Send a signal: Adopt a mutt

Animal-loving Americans swooned on Election Night as President-elect Barack Obama, during his victory speech, promised his daughters a new puppy. I am hoping our next president brings change to our nation's doghouses as well as the White House.

Americans spend more than $40 billion a year on their pets. But for dogs and cats, as for people, the wealth isn't spread evenly. The handsome golden retriever is destined to lead a comfortable and charmed life. The adorable Lhasa apso will have people fighting to provide her with comfort, care and opportunity. But the underappreciated mutt tends not to fare so well.

County and state governments spend around $2 billion a year to care for and euthanize homeless dogs and cats. It is a sad fact that our animal-loving nation kills 8 million to 10 million healthy but homeless dogs and cats each year. The majority of dogs destroyed are mixed-breed, and for many, departure from our world is not a peaceful experience.

Besides being the compassionate choice, there are real advantages to adopting a mixed-breed shelter dog. Mixed breeds have fewer genetic disorders because it's less likely that both parents carry the same detrimental recessive alleles. That's right: Mutts have better genes.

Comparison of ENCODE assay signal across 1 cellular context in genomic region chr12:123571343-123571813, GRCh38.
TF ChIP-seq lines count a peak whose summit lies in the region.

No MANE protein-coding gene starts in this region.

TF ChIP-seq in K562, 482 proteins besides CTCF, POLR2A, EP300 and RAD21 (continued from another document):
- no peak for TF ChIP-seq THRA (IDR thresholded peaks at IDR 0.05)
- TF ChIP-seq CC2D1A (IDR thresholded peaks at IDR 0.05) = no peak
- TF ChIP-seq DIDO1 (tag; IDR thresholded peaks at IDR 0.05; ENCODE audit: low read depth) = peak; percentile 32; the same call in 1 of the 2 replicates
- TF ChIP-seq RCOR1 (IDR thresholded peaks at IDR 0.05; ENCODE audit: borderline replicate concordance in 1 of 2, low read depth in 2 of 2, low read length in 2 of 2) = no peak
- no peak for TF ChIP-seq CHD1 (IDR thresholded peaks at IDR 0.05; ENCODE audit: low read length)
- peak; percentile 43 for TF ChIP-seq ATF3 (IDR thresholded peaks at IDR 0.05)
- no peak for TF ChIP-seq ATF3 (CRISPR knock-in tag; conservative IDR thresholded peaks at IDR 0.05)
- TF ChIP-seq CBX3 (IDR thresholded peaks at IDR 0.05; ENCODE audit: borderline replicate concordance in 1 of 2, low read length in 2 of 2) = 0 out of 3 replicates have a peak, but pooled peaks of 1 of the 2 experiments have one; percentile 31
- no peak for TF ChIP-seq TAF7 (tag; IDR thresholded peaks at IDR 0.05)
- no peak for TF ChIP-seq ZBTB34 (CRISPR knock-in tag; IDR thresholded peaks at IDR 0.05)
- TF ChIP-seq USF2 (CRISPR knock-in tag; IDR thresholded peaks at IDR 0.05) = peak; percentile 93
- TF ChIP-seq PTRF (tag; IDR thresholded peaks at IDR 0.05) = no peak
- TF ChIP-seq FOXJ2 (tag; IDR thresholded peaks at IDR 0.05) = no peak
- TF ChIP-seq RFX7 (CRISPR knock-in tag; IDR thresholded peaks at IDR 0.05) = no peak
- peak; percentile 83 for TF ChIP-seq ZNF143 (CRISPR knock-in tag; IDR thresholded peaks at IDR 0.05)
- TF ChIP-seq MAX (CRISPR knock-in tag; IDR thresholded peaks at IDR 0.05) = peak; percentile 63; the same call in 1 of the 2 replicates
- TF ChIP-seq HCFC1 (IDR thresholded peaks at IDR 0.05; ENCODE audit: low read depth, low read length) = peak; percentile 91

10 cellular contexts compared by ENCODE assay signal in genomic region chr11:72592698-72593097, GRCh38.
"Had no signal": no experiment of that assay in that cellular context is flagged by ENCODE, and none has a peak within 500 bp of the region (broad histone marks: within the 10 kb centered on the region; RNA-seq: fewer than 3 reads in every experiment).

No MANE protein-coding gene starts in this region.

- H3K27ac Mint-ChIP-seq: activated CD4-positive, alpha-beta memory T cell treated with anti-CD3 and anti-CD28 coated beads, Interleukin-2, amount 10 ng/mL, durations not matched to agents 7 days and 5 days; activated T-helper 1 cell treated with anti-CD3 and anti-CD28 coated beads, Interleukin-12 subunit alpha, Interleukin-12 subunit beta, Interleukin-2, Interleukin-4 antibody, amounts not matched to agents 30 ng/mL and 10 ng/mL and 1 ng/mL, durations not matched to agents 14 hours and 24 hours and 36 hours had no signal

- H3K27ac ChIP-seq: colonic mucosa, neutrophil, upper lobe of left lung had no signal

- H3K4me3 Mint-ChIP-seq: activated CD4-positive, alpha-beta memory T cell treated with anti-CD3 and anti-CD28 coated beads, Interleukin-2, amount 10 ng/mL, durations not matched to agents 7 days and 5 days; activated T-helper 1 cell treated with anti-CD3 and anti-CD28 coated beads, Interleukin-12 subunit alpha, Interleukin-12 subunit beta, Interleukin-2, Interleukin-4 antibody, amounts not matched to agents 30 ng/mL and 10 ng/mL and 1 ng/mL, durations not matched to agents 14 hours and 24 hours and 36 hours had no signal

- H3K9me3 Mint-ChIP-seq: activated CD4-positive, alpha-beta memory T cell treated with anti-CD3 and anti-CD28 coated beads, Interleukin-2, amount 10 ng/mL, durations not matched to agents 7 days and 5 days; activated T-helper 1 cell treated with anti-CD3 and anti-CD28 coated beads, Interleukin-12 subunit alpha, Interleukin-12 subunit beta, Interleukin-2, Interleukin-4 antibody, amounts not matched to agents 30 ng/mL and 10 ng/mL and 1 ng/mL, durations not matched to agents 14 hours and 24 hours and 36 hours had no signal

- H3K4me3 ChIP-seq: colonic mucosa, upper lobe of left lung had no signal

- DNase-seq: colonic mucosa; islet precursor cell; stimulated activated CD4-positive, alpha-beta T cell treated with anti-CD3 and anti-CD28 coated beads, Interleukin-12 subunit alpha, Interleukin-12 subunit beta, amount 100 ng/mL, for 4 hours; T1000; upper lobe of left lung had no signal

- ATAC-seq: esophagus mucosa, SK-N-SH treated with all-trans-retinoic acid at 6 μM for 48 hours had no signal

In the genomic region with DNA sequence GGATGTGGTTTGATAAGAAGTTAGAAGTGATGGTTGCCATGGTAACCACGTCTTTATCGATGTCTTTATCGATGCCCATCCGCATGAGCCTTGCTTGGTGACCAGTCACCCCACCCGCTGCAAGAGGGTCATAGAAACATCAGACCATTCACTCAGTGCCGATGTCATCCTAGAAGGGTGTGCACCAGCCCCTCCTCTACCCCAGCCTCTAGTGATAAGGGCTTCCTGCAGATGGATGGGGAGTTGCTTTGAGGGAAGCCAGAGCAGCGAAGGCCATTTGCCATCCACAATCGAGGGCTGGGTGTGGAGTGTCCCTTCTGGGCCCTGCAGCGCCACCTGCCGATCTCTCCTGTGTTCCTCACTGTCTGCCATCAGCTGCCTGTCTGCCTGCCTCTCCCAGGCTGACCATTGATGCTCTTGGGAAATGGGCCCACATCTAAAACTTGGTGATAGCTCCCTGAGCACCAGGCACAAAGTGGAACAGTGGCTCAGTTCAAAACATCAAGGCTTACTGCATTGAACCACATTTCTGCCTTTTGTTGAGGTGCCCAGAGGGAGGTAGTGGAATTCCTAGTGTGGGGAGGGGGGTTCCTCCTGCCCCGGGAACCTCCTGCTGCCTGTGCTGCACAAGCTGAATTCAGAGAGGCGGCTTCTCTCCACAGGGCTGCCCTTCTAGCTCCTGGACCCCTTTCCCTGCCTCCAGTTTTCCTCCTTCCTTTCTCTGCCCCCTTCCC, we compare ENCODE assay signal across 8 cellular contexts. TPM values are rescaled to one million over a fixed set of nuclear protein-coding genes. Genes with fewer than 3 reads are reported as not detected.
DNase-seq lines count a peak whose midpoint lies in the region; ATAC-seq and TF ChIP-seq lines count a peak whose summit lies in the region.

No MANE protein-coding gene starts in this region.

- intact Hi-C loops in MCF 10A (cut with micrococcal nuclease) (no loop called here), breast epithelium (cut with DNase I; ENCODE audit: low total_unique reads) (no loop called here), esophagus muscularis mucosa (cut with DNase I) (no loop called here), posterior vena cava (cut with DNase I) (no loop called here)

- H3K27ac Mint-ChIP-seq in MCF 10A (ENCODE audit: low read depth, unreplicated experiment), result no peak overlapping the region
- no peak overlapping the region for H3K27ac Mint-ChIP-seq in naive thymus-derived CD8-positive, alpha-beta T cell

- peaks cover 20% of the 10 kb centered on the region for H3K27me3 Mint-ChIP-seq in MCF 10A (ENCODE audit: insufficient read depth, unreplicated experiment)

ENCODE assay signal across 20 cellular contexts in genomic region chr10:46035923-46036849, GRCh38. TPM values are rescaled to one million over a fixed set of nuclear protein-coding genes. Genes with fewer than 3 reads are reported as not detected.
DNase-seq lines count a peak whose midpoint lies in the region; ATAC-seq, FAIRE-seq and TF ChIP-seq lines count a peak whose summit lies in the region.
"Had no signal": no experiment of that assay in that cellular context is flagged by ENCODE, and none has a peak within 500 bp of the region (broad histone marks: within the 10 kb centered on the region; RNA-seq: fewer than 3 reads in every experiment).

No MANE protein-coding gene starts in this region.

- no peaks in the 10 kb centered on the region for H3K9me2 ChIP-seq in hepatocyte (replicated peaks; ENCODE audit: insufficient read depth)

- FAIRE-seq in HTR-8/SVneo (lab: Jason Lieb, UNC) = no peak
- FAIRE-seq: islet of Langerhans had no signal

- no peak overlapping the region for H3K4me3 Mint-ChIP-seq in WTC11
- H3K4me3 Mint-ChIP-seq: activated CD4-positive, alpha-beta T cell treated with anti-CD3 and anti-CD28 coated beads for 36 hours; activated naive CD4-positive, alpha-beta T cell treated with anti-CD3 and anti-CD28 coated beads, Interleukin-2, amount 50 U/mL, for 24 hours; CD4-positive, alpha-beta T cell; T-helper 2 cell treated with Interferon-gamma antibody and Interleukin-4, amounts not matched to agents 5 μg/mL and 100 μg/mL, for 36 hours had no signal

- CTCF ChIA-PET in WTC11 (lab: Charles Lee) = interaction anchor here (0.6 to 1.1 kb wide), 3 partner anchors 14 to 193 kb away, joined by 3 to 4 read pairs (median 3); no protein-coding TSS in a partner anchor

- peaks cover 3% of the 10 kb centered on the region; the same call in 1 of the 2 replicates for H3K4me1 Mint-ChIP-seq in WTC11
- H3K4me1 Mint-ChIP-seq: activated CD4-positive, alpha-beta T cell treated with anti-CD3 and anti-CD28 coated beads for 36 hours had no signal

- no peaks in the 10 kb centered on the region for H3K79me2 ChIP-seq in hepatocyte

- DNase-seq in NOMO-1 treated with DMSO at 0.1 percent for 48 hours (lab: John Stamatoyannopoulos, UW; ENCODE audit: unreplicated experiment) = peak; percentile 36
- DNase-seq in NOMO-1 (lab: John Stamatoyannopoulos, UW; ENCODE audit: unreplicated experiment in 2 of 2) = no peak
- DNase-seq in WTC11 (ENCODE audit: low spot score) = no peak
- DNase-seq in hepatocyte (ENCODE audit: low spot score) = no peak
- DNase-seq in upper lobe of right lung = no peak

A mutt's companionship, meanwhile, is as good as or better than that of a purebred. Mixed-breed dogs scored an average of 85 percent when evaluated by the American Temperament Testing Society, whose dog-personality test measures friendliness, stability, aggressiveness, shyness, and protectiveness toward human companions. Mutts blow most breeds out of the water on these measures.

So mixed-breed dogs are pretty on the inside, and they also tend to lead longer, healthier lives. And a happy, healthy dog makes pet ownership a more enjoyable and less-expensive experience for pet owners.

The Obamas' adopting a single shelter dog wouldn't solve the problem of pet overpopulation in this country, but dog-loving Americans can. We can skip buying gifts for our pets this holiday season and donate that money to a community animal shelter that has a spay/neuter program. More such support, along with increased government funding for humane animal-control programs, would quickly reduce euthanasia rates, alleviate animal suffering, and provide a humane and sustainable solution to pet overpopulation in this country.

By bringing a rescue dog to the White House, the Obamas could set an example for all Americans and throw the country's animal shelters a bone. Improving the plight of homeless dogs and cats is certainly not on the top of Obama's daunting list, but one small compassionate act would demonstrate that, when given an opportunity to protect the most vulnerable, we should seize it.


E-mail Kelly Overton at animalpath@aol.com.